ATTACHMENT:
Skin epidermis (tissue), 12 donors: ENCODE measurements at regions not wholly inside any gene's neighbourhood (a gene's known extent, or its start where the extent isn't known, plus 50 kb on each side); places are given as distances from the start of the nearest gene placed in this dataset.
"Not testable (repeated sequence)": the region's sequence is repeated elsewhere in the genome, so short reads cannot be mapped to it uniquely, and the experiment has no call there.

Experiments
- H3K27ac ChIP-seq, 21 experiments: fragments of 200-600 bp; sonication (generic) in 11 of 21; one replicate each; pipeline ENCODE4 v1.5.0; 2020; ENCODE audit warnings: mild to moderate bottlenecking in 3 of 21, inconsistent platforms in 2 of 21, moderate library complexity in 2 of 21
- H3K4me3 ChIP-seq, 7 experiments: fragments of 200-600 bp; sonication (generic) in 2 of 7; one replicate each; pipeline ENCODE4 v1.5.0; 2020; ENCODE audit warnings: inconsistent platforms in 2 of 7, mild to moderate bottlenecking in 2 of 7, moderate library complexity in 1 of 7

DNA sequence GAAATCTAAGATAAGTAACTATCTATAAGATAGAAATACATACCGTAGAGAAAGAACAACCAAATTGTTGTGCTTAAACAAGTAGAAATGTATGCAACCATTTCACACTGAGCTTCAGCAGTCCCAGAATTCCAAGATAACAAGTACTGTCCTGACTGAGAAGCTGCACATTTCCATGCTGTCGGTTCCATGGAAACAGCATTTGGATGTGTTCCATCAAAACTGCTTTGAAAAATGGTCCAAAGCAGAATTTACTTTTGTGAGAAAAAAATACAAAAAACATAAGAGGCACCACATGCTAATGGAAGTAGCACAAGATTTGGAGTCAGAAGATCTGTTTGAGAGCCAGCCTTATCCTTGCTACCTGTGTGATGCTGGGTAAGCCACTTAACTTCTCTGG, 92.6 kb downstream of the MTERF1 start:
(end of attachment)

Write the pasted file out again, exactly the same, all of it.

Skin epidermis (tissue), 12 donors: ENCODE measurements at regions not wholly inside any gene's neighbourhood (a gene's known extent, or its start where the extent isn't known, plus 50 kb on each side); places are given as distances from the start of the nearest gene placed in this dataset.
"Not testable (repeated sequence)": the region's sequence is repeated elsewhere in the genome, so short reads cannot be mapped to it uniquely, and the experiment has no call there.

Experiments
- H3K27ac ChIP-seq, 21 experiments: fragments of 200-600 bp; sonication (generic) in 11 of 21; one replicate each; pipeline ENCODE4 v1.5.0; 2020; ENCODE audit warnings: mild to moderate bottlenecking in 3 of 21, inconsistent platforms in 2 of 21, moderate library complexity in 2 of 21
- H3K4me3 ChIP-seq, 7 experiments: fragments of 200-600 bp; sonication (generic) in 2 of 7; one replicate each; pipeline ENCODE4 v1.5.0; 2020; ENCODE audit warnings: inconsistent platforms in 2 of 7, mild to moderate bottlenecking in 2 of 7, moderate library complexity in 1 of 7

DNA sequence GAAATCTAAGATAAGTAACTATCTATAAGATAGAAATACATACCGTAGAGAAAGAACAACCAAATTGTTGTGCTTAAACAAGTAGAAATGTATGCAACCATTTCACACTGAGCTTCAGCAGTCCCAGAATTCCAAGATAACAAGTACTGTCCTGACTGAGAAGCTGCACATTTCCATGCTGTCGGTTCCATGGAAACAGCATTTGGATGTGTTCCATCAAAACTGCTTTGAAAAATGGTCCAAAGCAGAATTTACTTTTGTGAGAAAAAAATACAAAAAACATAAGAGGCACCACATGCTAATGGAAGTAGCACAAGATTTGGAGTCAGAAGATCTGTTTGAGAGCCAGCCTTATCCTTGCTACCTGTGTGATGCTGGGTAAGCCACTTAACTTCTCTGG, 92.6 kb downstream of the MTERF1 start: